|Title||Forecast-informed low-flow frequency analysis in a Bayesian framework for the northeastern United States|
|Publication Type||Journal Article|
|Year of Publication||2012|
|Authors||Steinschneider S, Brown C|
|Journal||Water Resources Research|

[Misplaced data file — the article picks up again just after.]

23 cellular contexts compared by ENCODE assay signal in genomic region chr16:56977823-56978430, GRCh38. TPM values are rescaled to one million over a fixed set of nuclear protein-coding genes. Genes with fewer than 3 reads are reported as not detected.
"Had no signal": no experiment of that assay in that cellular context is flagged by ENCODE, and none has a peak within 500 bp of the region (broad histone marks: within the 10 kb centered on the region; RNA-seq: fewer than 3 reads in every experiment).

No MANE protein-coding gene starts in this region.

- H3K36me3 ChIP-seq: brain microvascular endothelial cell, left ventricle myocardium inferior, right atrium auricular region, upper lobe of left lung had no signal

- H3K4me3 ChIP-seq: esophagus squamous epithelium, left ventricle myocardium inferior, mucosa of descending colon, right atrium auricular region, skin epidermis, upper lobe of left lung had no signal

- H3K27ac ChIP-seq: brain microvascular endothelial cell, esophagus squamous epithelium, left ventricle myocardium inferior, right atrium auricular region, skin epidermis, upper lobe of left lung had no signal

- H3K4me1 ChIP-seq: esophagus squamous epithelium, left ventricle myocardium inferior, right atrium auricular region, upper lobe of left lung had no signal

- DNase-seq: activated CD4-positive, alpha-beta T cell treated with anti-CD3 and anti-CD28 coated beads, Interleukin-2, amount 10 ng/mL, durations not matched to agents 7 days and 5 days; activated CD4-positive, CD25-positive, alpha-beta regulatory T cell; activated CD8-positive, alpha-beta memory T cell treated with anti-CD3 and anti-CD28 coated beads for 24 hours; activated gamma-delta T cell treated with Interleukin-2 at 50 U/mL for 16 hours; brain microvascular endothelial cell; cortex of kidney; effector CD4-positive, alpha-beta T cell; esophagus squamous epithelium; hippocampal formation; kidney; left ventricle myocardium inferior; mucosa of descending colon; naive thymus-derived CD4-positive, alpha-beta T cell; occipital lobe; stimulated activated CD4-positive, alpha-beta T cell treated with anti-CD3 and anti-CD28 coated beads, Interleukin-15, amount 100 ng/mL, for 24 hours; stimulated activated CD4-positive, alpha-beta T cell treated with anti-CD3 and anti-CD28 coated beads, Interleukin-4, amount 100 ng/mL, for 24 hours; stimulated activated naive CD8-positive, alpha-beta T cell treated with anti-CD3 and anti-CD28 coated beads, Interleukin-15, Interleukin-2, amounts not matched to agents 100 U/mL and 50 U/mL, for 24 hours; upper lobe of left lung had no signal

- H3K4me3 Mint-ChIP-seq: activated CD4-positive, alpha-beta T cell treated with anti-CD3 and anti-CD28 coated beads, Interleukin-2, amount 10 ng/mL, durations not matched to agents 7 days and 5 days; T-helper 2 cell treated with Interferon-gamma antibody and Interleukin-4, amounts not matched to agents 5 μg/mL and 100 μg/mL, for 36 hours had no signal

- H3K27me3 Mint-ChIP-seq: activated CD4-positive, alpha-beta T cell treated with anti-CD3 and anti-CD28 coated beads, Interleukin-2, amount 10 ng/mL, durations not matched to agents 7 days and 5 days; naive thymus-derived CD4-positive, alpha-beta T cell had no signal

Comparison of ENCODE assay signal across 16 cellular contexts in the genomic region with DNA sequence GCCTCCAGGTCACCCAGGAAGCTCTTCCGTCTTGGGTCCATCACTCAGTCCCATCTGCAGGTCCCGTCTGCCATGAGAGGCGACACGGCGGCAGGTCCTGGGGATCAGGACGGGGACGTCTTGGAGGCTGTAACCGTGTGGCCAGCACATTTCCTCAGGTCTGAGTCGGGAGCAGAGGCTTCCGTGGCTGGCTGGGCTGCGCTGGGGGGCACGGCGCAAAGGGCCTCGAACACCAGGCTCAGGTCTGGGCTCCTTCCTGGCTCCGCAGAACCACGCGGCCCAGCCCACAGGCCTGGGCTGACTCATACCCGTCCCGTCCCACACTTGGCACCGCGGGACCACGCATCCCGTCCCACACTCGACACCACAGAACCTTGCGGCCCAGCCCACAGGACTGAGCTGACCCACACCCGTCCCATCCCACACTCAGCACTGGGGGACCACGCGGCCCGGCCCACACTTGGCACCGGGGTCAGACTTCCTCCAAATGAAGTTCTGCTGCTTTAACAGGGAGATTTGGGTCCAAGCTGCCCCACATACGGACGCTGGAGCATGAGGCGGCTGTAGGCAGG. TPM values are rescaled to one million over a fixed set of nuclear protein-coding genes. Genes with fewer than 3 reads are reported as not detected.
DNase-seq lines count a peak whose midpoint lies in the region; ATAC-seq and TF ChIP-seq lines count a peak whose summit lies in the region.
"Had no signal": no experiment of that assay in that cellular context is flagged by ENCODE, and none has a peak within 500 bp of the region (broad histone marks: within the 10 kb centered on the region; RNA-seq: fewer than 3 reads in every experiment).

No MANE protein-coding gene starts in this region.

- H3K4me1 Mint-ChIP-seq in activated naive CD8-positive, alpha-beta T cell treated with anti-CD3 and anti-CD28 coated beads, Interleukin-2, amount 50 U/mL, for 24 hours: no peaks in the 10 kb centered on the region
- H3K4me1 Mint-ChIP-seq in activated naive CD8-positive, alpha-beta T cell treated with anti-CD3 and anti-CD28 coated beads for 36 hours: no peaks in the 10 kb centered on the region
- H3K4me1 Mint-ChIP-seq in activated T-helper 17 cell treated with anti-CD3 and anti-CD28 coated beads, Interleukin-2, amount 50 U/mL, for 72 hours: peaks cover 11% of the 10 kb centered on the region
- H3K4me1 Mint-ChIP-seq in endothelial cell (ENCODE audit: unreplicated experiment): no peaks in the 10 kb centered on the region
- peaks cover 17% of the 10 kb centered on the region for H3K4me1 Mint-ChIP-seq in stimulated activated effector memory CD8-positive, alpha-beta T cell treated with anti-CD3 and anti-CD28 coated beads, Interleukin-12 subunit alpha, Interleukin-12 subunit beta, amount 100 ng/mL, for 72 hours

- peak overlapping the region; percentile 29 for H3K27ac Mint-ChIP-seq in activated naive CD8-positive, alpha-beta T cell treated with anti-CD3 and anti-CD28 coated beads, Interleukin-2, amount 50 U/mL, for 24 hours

Structured variation in the frequency spectrum of critical hydrologic variables can have important implications for the design and management of water resources infrastructure, yet traditional hydrologic frequency analysis often ignores the influence of exogenous factors that can both precede and exert control over hydrologic responses. Moreover, emerging literature that has addressed predictable low-frequency oscillations in the probabilistic nature of hydrologic variables has focused almost exclusively on flood flows. This study explores a new approach for conditioning the frequency spectrum of hydrologic extremes on seasonal predictors and applies the method to annual minimum 7 day low flows, a critical low-flow statistic often utilized in water quality management and planning. A semiparametric local likelihood method is used to condition quantile estimates of the 7 day low flow on year-to-year hydroclimatic forecasts for two major rivers in the northeast United States. The local likelihood approach is employed in a Bayesian framework in which regional information is used to inform prior distributions of model parameters. The method is compared against a baseline approach that applies a static Bayesian inference with noninformative priors to derive unconditional parameter and quantile estimates. The implications of the approach for the efficacy of water quality regulations and as an adaptation to climate change are discussed.